When Thomas James Slater moved to San Francisco last year with his wife, they picked the cheapest apartment they could find.
“I knew that it would be wiser to try to buy a place here than to continually rent,” Slater says. “I’m less concerned with being trendy.”
As the housing market slowly rebounds, those thinking about buying often stall at the first step: saving the down payment. That’s not altogether surprising. With wages largely flat, saving any money, nevermind money for something as substantial as a down payment, requires drastic changes, advisers say. “You’re not going to earn a down payment by stopping Starbucks,” says Michael Corbett, a real estate expert for Trulia and author of “Before You Buy,” a guidebook for home buyers.
Some people are tempted to pull the money for a down payment from a retirement account, such as a 401(k) or a traditional individual retirement account. But there are better ways, financial advisers say. A 401(k) loan has to be repaid, says Heather Evans, a Merrill Lynch senior vice president and wealth management adviser.
And while first-time home buyers can pull up to $10,000 from an IRA for a down payment without paying a 10 percent tax penalty, they would still need to pay taxes on the cash. Any money that could be used either for retirement or for a new house would be better off in a Roth IRA, Evans says, because those take after-tax dollars and can be cashed out for a house, tax-free, after the account has been open at least five years.
How much to save? For first-time buyers, a 20 percent down payment can increase the chances of qualifying for the loan by giving them a bigger stake in the property, says Scott Halliwell, financial planner with USAA. FHA loans, or those insured by the Federal Housing Administration, require much smaller down payments, as low as 3.5 percent of the purchase price. But those mortgages also require buyers to pay for private mortgage insurance, which can cost 0.3 percent to 1.5 percent of the loan amount per year, according to Bankrate.com.
Cut out the small stuff. It may seem obvious, but the first step to saving a down payment should be to cut down on luxuries that can add up. That could include things like cutting down on daily coffee runs (saving about $1,000 a year), bagging your own lunch (another $2,600) and cooking more meals at home, Evans says.
Sell your car. People might see their house fund grow more quickly if they can cut down on bigger expenses like a car, Evans says. A couple with two monthly car payments may think about selling one car. Even a person with one car might free up a few hundred dollars a month by swapping a newer car for a sturdy used car they can pay for in full, Evans says. Of course, the trade-off could be higher maintenance costs, she says.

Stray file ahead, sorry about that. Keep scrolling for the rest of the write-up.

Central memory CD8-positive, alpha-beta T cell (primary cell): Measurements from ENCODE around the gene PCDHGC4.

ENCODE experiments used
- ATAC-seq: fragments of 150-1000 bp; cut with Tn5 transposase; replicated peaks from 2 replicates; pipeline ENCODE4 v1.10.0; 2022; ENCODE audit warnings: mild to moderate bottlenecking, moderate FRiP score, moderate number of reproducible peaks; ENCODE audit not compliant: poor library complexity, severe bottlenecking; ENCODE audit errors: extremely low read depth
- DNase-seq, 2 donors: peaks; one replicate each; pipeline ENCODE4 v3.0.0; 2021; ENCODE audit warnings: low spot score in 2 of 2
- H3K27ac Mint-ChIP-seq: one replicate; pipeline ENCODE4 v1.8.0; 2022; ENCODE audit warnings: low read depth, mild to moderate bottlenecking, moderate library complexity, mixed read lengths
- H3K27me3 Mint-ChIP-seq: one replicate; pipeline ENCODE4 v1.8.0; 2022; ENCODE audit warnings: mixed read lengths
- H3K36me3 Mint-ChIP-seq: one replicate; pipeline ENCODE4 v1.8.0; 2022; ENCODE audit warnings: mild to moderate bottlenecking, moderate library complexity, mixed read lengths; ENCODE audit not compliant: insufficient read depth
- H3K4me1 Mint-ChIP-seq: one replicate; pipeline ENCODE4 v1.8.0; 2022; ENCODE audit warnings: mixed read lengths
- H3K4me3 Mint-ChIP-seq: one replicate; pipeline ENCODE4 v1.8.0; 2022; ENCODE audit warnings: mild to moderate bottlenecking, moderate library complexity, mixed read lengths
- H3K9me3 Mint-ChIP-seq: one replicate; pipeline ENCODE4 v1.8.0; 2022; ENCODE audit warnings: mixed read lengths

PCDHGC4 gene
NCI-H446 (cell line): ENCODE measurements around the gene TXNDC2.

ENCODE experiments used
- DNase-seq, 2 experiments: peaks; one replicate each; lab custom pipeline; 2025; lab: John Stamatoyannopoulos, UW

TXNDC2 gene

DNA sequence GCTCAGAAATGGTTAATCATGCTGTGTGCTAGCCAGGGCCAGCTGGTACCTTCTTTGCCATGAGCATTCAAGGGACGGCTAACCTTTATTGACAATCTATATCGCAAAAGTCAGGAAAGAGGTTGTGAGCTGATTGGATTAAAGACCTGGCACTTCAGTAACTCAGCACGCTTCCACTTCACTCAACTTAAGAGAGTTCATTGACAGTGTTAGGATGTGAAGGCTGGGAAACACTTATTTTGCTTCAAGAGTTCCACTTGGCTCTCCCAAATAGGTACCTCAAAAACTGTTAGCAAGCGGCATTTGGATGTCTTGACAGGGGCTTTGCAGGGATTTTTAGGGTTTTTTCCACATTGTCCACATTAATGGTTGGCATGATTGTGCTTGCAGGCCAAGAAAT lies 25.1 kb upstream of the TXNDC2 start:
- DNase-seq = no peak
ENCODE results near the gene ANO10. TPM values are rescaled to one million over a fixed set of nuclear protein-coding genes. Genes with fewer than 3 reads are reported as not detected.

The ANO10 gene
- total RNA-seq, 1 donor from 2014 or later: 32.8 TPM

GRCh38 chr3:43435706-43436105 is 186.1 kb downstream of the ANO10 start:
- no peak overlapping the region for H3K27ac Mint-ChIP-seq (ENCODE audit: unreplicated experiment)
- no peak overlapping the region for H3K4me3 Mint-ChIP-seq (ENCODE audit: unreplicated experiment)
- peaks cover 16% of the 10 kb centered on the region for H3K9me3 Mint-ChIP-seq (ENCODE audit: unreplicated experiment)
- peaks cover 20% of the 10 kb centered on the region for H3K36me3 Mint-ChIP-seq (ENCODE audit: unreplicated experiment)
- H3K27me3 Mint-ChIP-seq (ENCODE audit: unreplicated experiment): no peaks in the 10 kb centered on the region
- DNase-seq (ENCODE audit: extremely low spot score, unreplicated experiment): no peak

Downsize your current housing. As the Slaters know, lowering housing costs can be an easy way to save a large amount of money quickly. For some younger workers, that may include living with mom and dad for a few years so they can save the money they would be paying in rent, Corbett says. People with an extra bedroom might take on a roommate for added income.
Live off of one spouse’s income. In the way that new parents often have to temporarily adjust to having only one paycheck, some couples can set aside one person’s paycheck for the house fund, Halliwell says. Of course, not all couples can afford their monthly expenses this way, but the practice could lead couples to discover savings strategies that may stick even after the home is bought, he says.
Turn your hobby into a paycheck. Some people have success saving by generating a new source of income that is solely for the purpose of buying a home, Corbett says. That might include teaching tennis, waiting tables on the weekends or finding freelance work.
Make it automatic. Once you calculate how much you can set aside each month, have the money diverted automatically from your paycheck into a savings account, Halliwell says. A traditional savings account or money market fund will work for people who are planning to buy a home soon, say in the next year or two, Evans says.
Invest it. Aspiring homeowners who don’t plan to buy for at least five years might help their savings grow if they invest a part of it, Halliwell says. But only a portion of savings should be put into market-based investments, like an S&P 500 index fund, he says. “You have to understand the risk associated with that,” he says. “There is no guarantee you’re going to make money, especially in shorter time frames.”
Don’t force it. Not all people who have the money for a down payment will be ready for homeownership. Prospective buyers should plan for other costs that may arise, such as insurance, renovations and maintenance, Evans says. And people who suspect they won’t be able to keep up with those total costs without giving up their side jobs may want to re-evaluate the timing of their decision. “If you find yourself in a situation where you’re trying to do some financial gymnastics to get into a house, you’re not ready,” Halliwell says.